Work at factory #37 also began, headed by the chief of technical department #22 A.I. Taleysnik. Blueprints of the SG-122 were sent to factory #37 on January 19th. Even earlier, on January 18th, blueprints of the ZIS-3, F-34, M-30, and the draft of the ZIK-7-II SPG were sent to the Department of the Chief Designer of the NKTP (OGK), which was headed by S.A. Ginzburg. The ZIK-7-II design used the ZIS-5 gun, but overall was similar to what was supposed to be built on the captured chassis.
The creation of the new vehicle was performed by three organizations: the TsAKB (gun mount), factory #37 department #22 (chassis) and the NKTP OGK (general direction.
View from behind, rear hatch is closed.
The joint work of the TsAKB and factory #37 was done in time. The S-1 project was reviewed at a meeting at factory #37 on January 25th, attended by representatives from the GAU, NKV, NKTP, and factory #37 management. A number of changes were requested and the project was returned for improvements.
At the same time, factories #112 and #92 began to work on the S-1 gun and its mount. According to GKO decree #2812 issued on February 3rd, 1943, the production of guns and their mantlets was being transferred from the responsibility of the NKV to the NKTP.
Delays led to the deadline for building the first prototype slipping to March 1st by early February. Nevertheless, the vehicle continued to take shape. Detailed blueprints and a model were prepared by February 15th. The improved variant of the S-1, or SU-76 as the vehicle was called, was not a significant alteration of the Pz.Kpfw.III. The tank kept not only its chassis, but a part of the turret platform. Only the roof was removed, replaced with a prism shaped casemate. The driver's observation device was moved to the left.
This decision made the conversion simpler. Minimal changes were also made to the S-1 gun. It differed from the F-34 by the absence of the coaxial machine gun and a frame that the gun turned in when aimed in the horizontal axis. Even the gun mantlet was very similar to the F-34.
The escape hatch could also be used for ventilation.
The casemate was very compact. The roof of the S-1 was only 2200 mm high, only 40 mm taller than the StuG 40 Ausf.G. The height of the fighting compartment was about 1800 mm, and the crew could work while standing. The StuG 40's crew could only dream of such comfort. Unlike the SG-122, the new SPG had a crew of four, as there was no need for a breech operator. This allowed for a substantial increase of the ammunition capacity. It included 95 76 mm rounds and 1000 PPSh rounds.
The front armour was 45-60 mm thick, the sides were 25-30 mm thick, the rear and roof were 25 and 10 mm thick respectively. The rear of the casemate had a two flap hatch with another flap on the roof. The roof also had a hatch for a panoramic sight and a hatch for wiping down the commander's sight. The crew layout was similar to the one later used on the SU-85. The driver, gunner, and loader were positioned one behind another on the left. The commander and the radio station were located in the front right corner.
Inside the fighting compartment. The commander's station is in the upper right corner.
The experimental SU-76 with the serial number 3001 was ready by March 7th, 1943. The characteristics of the vehicle differed both from those specified by the requirements and stated in the project documentation. The number of rounds for the F-34 was increased to 96, and amount of PPSh ammunition to 1095. The thickness of the armour plates changed slightly. The mass of the SPG was 23.2 tons, similar to that of the StuG 40 Ausf.F/8.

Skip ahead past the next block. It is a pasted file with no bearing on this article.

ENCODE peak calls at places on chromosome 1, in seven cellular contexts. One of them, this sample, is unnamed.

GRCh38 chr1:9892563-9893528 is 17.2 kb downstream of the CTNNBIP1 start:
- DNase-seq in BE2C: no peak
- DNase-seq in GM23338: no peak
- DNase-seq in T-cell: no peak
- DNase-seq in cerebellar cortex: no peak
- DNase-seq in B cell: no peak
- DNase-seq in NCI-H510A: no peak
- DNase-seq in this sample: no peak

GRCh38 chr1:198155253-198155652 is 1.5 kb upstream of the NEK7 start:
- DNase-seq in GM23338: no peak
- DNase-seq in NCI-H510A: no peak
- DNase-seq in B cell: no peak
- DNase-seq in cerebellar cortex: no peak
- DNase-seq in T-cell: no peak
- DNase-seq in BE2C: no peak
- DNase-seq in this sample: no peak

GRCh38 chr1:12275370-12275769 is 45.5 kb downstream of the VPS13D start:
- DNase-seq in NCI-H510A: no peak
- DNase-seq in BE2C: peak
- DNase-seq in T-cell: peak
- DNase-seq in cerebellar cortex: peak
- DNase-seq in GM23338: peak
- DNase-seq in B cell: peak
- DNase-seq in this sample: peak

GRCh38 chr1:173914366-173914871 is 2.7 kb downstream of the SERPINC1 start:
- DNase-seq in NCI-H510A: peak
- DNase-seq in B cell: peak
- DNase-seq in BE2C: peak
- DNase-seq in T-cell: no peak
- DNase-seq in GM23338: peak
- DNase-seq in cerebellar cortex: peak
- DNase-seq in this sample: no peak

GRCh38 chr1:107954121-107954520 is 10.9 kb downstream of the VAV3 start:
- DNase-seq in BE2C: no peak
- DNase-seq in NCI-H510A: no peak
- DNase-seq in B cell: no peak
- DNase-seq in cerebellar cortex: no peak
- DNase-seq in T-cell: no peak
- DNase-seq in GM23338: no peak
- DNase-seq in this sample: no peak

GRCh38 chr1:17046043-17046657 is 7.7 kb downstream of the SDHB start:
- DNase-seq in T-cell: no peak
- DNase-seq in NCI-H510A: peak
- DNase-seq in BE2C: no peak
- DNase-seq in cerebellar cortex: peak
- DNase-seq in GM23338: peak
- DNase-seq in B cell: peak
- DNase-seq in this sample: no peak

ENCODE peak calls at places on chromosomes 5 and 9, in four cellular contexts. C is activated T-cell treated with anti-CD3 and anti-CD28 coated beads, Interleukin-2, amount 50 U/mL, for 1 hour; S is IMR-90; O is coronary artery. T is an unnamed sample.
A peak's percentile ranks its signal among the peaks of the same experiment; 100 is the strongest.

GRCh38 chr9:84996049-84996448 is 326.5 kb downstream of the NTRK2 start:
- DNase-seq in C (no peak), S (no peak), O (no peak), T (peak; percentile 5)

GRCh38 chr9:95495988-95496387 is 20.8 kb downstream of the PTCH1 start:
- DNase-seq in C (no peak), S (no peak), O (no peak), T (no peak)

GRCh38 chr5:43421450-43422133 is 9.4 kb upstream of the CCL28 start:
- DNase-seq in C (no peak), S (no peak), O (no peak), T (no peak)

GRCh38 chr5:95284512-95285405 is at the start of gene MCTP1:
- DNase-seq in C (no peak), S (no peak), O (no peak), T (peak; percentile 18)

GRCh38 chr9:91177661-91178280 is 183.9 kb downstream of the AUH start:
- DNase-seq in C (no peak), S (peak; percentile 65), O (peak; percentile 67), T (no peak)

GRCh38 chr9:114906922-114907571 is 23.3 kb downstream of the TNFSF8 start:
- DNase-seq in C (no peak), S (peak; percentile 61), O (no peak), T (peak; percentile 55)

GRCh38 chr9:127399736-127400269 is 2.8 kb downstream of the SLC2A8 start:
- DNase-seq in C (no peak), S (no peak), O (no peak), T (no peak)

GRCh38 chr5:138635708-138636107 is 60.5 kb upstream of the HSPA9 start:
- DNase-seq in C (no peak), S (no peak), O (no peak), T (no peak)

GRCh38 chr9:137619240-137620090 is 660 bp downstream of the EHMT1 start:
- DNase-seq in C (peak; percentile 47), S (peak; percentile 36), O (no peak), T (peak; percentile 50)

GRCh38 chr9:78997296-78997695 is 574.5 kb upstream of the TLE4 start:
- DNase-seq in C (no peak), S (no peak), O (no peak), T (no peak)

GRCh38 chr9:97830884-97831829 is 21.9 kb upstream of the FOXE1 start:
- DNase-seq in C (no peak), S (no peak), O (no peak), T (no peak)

Factory trials were completed by March 10th. A list of 22 desired improvements was made. These were generally minor. The biggest changes were in the commander's station. His PTK periscope had to be moved as far forward as possible to make working with it easier. Gunnery trials in the volume of 119 shots were held on March 9th at the Sofrino proving grounds. The vehicle also drove for 145 km as a part of mobility trials.
The driver, gunner, and loader were located in a line on the left side of the fighting compartment, just like in the StuG III.
Proving grounds trials took place between March 13th and 20th, 1943, at the Sofrino proving grounds. The vehicle arrived on its own, having travelled for 62 km. 280 more kilometers were covered: 93 on a highway and 187 on dirt roads. The mobility trials started off poorly, with a breakdown of the drive sprocket crown after the vehicle hit a ditch. The road wheels heated up and peeled in motion, and one track link broke. This was the result of driving at high speeds, which was forbidden for the Pz.Kpfw.III tank. The SPG showed a top speed of 50 kph on straightaways, the exact speed when German tanks began having problems with road wheel tires. The average highway speed was 34 kph and the average speed on dirt roads was 22 kph.
Another issue, typical of the Pz.Kpfw.III, was poor performance in snow. A half-meter deep snowbank could be negotiated at a speed of 6-7 kph, and a slope of 12 degrees was an impassable obstacle. The situation improved when V-shaped spurs taken from a captured StuG were installed, but then the highway driving characteristics were reduced.
Mobility trials in snow.
434 shots were made at the shooting range, 212 of which were supercharged. The maximum rate of fire was 19-20 rounds per minute, the maximum aimed rate of fire was 12 rounds per minute. Attempts to fire on the move did not give satisfactory results, but the vehicle was not designed for this anyway. Firing from short stops was more effective.